Buying Oriental Rugs – A Beginner’s Guide
From Casablanca to Canton, carpets have been woven for a thousand years or more. Nomadic peoples, roaming the wilds of Central Asia’s mountains and high plateaus, developed techniques of knotting wool to make rugs. As the yarn was twined together, magical designs and symbols, as well as the natural beauty tribes would see around them, would be blended to create a unique array of pattern, texture and color.
These wandering clans, roving the wilderness of North Africa and Asia, extracted their rich hues of brown and red from walnut shells and pomegranate skins. Other craftsmen, working in the tranquil backstreets of fabled cities such as Fez and Istanbul, would experiment with exciting schemes of motifs.
Why an Oriental Carpet?
|A room furnished with ALRUG’s Persian carpet
Coutesy: Kim McPherson, Florida
A handmade Oriental carpet is as much a piece of furniture as a fine desk or a loved bookcase. A simple carpet can lend to a drab room a magical glow, creating a particular mood and ambience. Each carpet different from the next, has the own intrinsic character, its own special feel and unique design.
However, purchasing a carpet has always been something of a risky business. The experience is all too frequently shrouded with guesswork and luck. Questions such as: “Is this carpet good quality?”, “Is it synthetic?” or “Am I paying too much?” tend to crop up just as you hand over the traveller’s cheques. Unscrupulous dealers with their smooth sales talk, baffling technical terms and unorthodox methods can transform what should be a pleasurable buying of a carpet into a frenzied nightmare.
You can’t learn all there is to know in a few minutes, but we can certainly help you to become at least a little “rug-wise”. Pick up a few facts, act in a certain way in negotiations, and you will automatically sidestep many of the pitfalls.
There are so many thousands of different carpet varieties, that it is useful to sub-divide them into a couple of more manageable divisions. Two very different kinds of carpet are made. One is made with the Turkish knot, and the other is formed with what is known as the Persian knot. Hundreds of thousands of knots are tied side by side to form a tufted pile. Generally speaking, the closer the knots are together, the higher the quality.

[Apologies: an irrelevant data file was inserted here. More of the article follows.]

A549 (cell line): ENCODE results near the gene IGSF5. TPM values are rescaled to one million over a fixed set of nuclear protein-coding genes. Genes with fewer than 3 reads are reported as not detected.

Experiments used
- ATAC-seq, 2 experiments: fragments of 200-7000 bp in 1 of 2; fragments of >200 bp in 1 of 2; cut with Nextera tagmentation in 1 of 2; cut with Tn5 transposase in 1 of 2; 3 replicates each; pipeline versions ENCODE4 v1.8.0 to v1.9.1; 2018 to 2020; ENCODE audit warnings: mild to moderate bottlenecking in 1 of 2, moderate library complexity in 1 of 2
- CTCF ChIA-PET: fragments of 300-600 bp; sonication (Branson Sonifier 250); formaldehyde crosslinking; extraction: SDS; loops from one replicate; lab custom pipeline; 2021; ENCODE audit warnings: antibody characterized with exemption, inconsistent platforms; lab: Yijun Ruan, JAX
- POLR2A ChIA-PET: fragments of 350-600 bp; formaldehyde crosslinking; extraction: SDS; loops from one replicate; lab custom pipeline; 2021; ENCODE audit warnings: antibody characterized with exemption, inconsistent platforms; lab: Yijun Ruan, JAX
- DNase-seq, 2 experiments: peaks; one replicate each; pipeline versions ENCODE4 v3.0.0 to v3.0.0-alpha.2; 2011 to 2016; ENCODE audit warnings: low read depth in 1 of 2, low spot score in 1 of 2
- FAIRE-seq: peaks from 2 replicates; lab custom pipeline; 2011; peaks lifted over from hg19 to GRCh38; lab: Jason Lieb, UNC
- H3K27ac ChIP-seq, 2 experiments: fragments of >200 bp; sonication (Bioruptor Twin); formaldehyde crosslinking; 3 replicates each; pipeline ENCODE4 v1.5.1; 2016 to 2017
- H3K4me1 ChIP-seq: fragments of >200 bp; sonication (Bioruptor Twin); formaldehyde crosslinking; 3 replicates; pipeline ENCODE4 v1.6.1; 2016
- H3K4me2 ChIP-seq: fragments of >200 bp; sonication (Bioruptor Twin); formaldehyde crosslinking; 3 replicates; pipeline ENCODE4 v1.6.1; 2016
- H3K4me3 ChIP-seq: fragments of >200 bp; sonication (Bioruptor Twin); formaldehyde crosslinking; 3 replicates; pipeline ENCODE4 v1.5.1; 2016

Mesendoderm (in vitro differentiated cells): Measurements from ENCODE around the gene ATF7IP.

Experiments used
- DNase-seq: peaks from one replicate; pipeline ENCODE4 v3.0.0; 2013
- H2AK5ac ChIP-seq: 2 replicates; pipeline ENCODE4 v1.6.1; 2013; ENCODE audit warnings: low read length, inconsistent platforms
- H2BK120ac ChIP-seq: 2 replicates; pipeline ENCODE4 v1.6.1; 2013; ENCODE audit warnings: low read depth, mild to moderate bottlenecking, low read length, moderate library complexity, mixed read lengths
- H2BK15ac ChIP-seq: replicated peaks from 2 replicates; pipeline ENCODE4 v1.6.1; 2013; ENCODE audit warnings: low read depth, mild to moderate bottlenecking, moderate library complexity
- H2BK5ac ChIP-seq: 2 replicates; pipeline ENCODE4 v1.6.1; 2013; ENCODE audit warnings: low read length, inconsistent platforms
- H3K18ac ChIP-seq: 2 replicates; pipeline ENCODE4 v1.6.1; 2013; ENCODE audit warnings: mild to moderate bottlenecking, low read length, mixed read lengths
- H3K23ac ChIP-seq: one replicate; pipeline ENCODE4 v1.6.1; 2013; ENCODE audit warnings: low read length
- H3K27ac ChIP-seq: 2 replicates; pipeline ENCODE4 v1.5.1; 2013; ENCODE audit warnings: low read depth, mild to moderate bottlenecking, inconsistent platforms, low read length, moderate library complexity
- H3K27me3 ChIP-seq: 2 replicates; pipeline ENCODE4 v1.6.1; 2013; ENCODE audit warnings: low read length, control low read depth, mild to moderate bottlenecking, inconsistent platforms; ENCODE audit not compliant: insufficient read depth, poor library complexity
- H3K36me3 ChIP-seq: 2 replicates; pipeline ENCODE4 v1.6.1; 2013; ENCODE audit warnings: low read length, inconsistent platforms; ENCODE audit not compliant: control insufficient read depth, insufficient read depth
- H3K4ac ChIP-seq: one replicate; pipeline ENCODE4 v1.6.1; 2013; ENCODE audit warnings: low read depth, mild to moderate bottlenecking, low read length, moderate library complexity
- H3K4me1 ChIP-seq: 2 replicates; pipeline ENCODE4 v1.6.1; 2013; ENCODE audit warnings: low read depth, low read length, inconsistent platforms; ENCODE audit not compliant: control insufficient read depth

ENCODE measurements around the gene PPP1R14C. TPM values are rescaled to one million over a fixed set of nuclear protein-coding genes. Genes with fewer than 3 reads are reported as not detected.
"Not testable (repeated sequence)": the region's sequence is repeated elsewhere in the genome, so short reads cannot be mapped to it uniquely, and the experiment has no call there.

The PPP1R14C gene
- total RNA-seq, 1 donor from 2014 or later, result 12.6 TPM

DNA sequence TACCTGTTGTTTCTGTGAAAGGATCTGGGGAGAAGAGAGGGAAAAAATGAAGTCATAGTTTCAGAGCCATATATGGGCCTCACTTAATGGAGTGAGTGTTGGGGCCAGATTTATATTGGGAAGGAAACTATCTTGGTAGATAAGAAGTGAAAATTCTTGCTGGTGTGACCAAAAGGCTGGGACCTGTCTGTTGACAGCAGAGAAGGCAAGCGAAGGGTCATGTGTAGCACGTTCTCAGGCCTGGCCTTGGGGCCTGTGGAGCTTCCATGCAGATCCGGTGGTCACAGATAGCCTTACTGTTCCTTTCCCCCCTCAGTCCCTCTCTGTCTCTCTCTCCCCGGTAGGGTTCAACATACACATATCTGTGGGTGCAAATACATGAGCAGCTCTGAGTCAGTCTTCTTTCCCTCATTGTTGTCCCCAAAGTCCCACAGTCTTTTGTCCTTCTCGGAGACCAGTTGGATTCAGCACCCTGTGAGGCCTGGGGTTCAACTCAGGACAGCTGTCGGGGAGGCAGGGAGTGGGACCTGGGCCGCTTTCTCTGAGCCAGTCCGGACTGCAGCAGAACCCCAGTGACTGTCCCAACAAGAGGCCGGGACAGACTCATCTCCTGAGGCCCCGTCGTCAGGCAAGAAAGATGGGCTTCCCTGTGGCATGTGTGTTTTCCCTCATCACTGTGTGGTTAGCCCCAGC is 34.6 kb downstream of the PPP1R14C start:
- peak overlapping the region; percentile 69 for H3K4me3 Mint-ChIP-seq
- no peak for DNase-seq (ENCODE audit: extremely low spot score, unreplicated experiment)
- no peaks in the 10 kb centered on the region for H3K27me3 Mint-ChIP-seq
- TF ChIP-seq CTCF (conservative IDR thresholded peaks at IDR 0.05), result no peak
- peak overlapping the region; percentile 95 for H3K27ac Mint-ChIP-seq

Carpet designs fall into two general categories of style also. Tribal rugs are quite different from those made in cities. Because one is made in the city doesn’t mean that the carpet is lower, or higher, in quality than the one produced in a remote village or elsewhere. The two types are simply different, neither better than the other.
Tribal or Workshop?
Many tribal carpets bear the precise name of their tribes such as Bakhtiari, Baluchi or Afshar. Their designs are frequently rougher, more angular than those of city carpets. They are often, and until very recently especially, made to be used only by the members of the clan or tribe. Only in hard economic times was a carpet sold to outsiders.
Carpets made in a city are crafted to a much more rigorous system of specific styles and designs, using more measured motifs and regular colors. Their lines are generally more rounded, the patterns more flowery, than those of the tribal clans. The weavers are normally paid by the hour, or by the week: a fast weaver can tie somewhere in the region of 1000 knots an hour, yet a medium size carpet still takes up to eighteen months or more to complete.